When I say I should’ve been smoking cigarettes, what I mean is I should’ve done the opposite of everything I did. I should’ve smoked. I should’ve been disrespectful and outspoken. I shouldn’t have gone to college. Most importantly, I shouldn’t have written on the Internet, because writing is unhealthier than inhaling cancer.

Writing is cigarettes. Each rejection is a tumor in your lungs. After so many, you’ll be pathetically gasping for air, but still addicted to expression and exposure. “Just one more and I’ll quit.”

Writing is a drug. It’s addictive, destructive, and each day it puts you through the highs of mania and the lows of dementia. When you first write, the high of simply getting published lasts weeks. Then it lasts days, then you become numb to it. It becomes so banal it offers nothing. “So what? Lots of people get published. I want to get paid. I want a career.”

You need something new to find euphoria, so you pitch to bigger sites and create more ambitious projects.

If these succeed, you’ll get your fix but then keep looking for more; a writer’s ego is never satiated. If these fail, you’ll become a junkie. You’ll do anything to recapture just a fraction of what you felt when you first got published—that feeling of “I’m a writer. I’m a real writer.”

I spent most of my adolescence on Internet forums. I had no friends, and my parents took no interest in me. My father wrote me off as a lost cause since I had no aptitude for athletics, and my mother was oblivious to anything and everything. Forums were my salvation, and stayed that way for some time. Thus, I was elated when my favorite MMA website opened a forum in 2008. A few months after the forum launched, the site offered the most prolific, well-spoken poster there (who was a restaurant manager in real life), a staff job. He has since become one of MMA’s most prominent journalists.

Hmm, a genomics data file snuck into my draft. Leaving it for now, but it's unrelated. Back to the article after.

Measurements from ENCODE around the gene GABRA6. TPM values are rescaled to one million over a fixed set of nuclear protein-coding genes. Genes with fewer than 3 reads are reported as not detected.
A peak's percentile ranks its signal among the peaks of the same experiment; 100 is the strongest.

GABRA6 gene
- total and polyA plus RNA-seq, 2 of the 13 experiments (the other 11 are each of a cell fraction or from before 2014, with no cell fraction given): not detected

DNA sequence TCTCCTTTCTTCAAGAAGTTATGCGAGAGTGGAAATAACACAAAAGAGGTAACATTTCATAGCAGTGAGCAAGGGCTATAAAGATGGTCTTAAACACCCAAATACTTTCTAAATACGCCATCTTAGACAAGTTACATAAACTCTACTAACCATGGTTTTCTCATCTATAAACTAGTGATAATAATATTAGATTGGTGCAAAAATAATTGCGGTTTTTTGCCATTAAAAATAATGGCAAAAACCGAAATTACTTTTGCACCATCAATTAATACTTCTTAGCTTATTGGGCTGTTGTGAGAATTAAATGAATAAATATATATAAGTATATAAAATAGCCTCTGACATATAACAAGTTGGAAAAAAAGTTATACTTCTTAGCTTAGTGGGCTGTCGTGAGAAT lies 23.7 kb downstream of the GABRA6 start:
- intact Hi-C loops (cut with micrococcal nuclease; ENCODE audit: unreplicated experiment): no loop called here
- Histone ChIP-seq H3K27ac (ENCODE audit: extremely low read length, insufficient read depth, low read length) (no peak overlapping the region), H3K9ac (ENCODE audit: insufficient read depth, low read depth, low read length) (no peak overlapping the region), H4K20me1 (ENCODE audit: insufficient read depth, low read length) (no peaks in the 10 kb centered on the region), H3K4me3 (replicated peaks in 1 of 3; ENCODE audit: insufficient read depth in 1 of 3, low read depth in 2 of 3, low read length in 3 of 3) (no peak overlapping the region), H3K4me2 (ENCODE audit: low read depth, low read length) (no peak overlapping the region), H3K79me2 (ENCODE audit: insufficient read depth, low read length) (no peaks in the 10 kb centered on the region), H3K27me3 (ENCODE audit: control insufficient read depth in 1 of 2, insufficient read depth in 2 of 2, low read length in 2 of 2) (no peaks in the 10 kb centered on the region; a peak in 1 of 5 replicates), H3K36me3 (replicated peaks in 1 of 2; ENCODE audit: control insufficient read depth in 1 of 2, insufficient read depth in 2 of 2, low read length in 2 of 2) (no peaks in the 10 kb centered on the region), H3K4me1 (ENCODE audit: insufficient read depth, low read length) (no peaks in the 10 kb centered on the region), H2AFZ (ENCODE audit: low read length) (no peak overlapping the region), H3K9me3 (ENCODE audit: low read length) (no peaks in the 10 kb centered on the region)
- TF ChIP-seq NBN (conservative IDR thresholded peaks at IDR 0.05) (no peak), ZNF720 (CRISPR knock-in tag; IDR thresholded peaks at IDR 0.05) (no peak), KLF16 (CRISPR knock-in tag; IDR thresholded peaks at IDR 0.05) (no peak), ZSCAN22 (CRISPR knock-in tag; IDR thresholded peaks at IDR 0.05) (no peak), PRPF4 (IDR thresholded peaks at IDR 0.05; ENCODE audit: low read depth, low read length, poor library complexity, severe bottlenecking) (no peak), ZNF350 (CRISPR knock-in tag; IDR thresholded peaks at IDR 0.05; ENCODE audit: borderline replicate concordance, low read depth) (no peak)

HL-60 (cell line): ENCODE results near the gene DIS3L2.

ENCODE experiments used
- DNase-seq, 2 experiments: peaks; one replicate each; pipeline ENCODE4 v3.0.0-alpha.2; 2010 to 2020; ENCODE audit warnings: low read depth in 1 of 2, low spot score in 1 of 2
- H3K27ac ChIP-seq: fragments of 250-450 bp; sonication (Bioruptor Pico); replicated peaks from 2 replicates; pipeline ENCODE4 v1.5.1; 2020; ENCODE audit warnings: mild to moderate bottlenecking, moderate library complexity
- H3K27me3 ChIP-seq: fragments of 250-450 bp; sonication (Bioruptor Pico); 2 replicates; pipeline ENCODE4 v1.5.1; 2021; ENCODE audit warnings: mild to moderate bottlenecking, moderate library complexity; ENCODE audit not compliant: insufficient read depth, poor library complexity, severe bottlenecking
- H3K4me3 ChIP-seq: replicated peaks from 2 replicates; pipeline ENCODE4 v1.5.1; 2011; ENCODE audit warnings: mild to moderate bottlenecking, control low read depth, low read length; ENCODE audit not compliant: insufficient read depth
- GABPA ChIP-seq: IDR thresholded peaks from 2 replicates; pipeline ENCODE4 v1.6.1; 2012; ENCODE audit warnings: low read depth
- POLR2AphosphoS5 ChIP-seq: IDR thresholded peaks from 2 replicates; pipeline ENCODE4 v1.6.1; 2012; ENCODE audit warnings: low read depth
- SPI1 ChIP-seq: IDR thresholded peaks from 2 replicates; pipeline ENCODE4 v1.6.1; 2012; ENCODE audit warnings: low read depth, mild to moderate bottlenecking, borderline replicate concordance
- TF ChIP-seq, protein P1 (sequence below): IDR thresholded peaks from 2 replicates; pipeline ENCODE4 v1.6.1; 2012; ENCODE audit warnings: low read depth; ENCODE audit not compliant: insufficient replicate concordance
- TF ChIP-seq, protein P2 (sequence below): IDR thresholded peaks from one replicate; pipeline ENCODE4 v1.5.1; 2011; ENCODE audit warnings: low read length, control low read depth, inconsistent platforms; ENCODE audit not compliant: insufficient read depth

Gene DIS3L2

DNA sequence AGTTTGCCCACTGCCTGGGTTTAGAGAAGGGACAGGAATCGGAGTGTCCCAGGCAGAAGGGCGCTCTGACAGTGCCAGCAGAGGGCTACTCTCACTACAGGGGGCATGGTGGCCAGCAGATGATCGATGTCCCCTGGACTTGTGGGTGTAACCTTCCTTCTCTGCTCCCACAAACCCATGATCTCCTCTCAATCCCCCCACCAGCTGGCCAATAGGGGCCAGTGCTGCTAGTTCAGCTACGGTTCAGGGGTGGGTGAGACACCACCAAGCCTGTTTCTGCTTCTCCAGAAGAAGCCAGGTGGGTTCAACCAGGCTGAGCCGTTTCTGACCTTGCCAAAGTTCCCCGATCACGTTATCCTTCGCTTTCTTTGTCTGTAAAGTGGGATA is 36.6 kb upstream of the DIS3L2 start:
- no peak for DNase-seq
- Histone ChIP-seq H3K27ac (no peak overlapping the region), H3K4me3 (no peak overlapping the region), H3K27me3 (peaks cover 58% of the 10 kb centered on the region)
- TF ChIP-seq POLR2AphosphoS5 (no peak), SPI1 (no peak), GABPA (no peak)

One poster doubted this decision.

“I’d much rather be a manager of a big, successful restaurant over a writer,” he wrote in the thread announcing the restaurant manager’s ascent into writer-dom.

Back then, I couldn’t understand how anybody could think that. Nearly six years later, I can.

To make another reference to professional wrestling (I make these references because pro wrestling was a tremendously important part of my life as a kid, before the Internet): There’s an infamous moment in pro wrestling history where WWF (now WWE) champion Shawn Michaels “lost his smile.” Basically, he claimed he had a career ending injury and couldn’t wrestle anymore. His injury forced him to vacate the title and “lose his smile” because his future was so bleak. This was all bullshit, but not because it was part of the storyline. Michaels wasn’t hurt. He faked the injury so that he didn’t have to drop the belt to his hated rival, which he was scheduled to do.

But I lost my smile for real in 2013; winter came for me, and it’s still snowing. That’s why I can now understand why someone wouldn’t want to be a writer.

Maybe my smile is in another universe though. A universe where carcinogenic love has infected my lungs, throat and gums. Where my smile is yellow, my teeth are stained with tar and ammonia. Where cigarettes have propelled me into the success I worked for in this universe but couldn’t have.

I want to smoke a cigarette and have the universe split in two. Maybe this time I’ll wind up on the right side.

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Photo via Abdullah Najeeb.

Written by

Matt Saccaro

I write articles. Wikipedia cited me. I wrote an eBook that college kids might plagiarize from. @mattsaccaro